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Margarita de Bonampak

1949, printed later


Manuel Alvarez Bravo


1902 – 2002

No image
  • Details

    1949, printed later
    Media category
    Materials used
    gelatin silver photograph
    24.2 x 18.7 cm image; 25.2 x 20.3 cm sheet
    Signature & date

    Signed and dated u.l.corner verso, pencil "Manuel Alvarez Bravo, 1949". Signed l.r.corner verso, pencil "M Alvarez Bravo". Dated u.l.corner verso, pencil "1949".

    Gift of Edron Pty Ltd - 1996 through the auspices of Alistair McAlpine
    Not on display
    Accession number
    Unable to display image due to copyright restrictions
    Artist information
    Manuel Alvarez Bravo

    Works in the collection


  • About

    ‘Disorder is a form of order. And from the disorder one can form a determined order.’ Manuel Alvarez Bravo 1

    The rich visual cultures and tradition of Mexico are a constant in the long photographic career of Manuel Alvarez Bravo who, despite his physical distance from the artistic European pulse, was both influenced by and highly regarded by the surrealists. Breton was particularly interested in his work, commissioning photographs such as ‘The good reputation’ 1938–39 and reproducing his work in the final issue of ‘Minotaure’, commenting on his poetic evocation of the palpable atmosphere of Mexico. Alvarez Bravo and Octavio Paz collaborated on a book of text and images, ‘Instante y Revelación’, in which Paz wrote that Alvarez Bravo photographs ‘that imperceptible crack between the image and its name, between sensation and perception’.2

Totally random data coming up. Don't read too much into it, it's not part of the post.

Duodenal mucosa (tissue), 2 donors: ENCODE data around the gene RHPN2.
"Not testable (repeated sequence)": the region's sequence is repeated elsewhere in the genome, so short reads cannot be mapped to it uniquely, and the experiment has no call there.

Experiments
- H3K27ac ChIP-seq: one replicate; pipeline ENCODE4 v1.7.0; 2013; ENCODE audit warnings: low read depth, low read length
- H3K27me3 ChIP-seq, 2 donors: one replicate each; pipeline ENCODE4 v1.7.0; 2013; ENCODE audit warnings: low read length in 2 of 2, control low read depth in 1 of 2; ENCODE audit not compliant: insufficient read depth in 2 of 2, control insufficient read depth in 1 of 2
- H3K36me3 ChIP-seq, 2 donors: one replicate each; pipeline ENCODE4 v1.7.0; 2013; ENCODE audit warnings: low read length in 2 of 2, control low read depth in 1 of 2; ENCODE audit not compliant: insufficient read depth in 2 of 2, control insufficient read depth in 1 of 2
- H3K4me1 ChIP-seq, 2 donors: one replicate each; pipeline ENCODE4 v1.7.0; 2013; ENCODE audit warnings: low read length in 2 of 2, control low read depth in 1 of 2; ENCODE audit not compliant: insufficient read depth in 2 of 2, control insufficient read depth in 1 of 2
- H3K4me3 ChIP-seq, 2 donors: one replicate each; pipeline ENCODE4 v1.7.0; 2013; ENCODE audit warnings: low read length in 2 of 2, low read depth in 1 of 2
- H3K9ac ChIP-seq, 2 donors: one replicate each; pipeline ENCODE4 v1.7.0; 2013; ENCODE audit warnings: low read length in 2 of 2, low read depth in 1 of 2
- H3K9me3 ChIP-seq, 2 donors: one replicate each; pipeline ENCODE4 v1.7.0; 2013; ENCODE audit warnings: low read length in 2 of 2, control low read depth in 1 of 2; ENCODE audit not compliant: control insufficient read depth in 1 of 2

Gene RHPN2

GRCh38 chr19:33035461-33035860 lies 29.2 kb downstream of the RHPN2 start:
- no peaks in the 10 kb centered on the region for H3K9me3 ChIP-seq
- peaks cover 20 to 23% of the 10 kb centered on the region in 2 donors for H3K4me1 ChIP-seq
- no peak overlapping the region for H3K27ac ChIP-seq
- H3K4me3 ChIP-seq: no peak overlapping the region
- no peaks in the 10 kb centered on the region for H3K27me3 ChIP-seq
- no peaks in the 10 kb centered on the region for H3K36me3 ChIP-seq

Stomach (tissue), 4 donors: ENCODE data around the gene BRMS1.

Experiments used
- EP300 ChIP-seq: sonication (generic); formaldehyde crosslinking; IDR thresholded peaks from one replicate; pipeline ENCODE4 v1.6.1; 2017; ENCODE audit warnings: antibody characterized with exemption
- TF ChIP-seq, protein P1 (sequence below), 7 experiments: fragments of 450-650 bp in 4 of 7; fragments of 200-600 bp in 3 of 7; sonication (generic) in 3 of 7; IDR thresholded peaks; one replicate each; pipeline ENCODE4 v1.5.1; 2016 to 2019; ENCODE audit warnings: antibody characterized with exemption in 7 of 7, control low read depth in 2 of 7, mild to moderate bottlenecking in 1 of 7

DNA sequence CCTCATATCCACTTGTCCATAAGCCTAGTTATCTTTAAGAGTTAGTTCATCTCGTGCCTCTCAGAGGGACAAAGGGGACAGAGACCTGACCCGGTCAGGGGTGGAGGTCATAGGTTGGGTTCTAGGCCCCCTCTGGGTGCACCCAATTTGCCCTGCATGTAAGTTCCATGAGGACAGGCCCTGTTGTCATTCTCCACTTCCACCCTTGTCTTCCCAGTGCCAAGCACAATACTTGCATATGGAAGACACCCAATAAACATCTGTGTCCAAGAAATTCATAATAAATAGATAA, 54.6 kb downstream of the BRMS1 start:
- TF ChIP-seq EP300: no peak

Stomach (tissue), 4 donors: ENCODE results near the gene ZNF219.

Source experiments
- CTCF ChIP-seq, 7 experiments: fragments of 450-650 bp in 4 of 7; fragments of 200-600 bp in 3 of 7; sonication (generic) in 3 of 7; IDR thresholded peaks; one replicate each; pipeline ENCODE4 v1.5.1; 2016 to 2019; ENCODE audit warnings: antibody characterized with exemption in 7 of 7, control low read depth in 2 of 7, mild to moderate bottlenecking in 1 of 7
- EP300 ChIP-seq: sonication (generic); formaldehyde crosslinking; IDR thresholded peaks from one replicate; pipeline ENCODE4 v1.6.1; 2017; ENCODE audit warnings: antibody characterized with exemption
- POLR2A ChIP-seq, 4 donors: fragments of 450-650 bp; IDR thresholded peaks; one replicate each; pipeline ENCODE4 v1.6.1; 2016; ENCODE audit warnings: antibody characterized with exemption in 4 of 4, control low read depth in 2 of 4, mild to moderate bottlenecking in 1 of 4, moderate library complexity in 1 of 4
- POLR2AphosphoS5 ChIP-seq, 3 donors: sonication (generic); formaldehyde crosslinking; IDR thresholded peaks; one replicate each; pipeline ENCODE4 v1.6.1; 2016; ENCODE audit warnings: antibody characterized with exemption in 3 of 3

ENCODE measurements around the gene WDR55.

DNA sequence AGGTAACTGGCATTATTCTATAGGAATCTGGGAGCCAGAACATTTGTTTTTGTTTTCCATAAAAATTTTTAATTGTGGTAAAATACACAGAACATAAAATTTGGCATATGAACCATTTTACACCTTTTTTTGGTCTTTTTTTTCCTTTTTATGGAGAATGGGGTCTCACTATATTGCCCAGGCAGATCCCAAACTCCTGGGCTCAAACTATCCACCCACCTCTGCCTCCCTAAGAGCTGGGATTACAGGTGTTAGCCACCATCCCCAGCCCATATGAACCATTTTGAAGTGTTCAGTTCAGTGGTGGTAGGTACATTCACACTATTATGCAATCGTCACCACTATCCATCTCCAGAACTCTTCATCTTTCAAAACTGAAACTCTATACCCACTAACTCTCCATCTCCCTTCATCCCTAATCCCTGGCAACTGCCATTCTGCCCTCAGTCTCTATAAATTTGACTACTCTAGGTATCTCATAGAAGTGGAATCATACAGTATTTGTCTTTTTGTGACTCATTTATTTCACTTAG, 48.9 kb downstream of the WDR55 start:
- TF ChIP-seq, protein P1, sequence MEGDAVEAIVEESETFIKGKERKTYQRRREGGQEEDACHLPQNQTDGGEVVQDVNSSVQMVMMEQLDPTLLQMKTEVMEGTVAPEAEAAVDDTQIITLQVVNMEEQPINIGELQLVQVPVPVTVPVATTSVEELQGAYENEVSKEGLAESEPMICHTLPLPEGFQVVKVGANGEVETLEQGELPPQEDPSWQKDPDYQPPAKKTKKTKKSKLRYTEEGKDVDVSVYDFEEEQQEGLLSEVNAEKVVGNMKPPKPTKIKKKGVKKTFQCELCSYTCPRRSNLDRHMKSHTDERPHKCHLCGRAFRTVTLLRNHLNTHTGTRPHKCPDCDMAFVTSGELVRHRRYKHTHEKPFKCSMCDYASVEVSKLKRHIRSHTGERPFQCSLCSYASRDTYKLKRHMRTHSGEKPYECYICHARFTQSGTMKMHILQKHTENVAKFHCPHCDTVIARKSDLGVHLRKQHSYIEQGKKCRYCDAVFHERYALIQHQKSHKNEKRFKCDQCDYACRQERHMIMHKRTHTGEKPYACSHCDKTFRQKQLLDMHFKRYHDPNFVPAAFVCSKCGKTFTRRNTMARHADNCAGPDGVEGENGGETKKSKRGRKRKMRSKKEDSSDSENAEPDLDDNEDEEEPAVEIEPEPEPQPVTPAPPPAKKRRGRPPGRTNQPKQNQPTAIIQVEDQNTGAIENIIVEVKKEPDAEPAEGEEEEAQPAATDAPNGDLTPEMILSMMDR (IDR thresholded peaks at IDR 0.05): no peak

Alvarez Bravo’s engagement with the nuance of human gesture and subtlety of signification is epitomised in the truncated form of ‘Salomé’ 1980 (AGNSW collection), a confident mature body posed by a window with aggressively outstretched hands in an evocative play on dance and castration. The veil-like curtain and carved head on the platter, together with the hand movement, reference the biblical Salomé who performed the dance of the seven veils in exchange for the head of St John. The light across her breasts and torso emphasise the womanly shape with stretchmarks and signs of life. ‘Margarita de Bonampak’, however, portrays a young Mexican woman whose direct downward gaze is obscured, making her face seem mask-like and inanimate. The angle of the shot emphasises the body beneath which is denied to the viewer, the only hint of her sexuality revealed by the flow of her hair over the adolescent breast.

    1. Kaufman F 1997, ‘An essay of memories’, ‘Aperture’, no 147, New York p 8
    2. ibid

    © Art Gallery of New South Wales Photography Collection Handbook, 2007

  • Bibliography

    Referenced in 3 publications

Other works by Manuel Alvarez Bravo

See all 5 works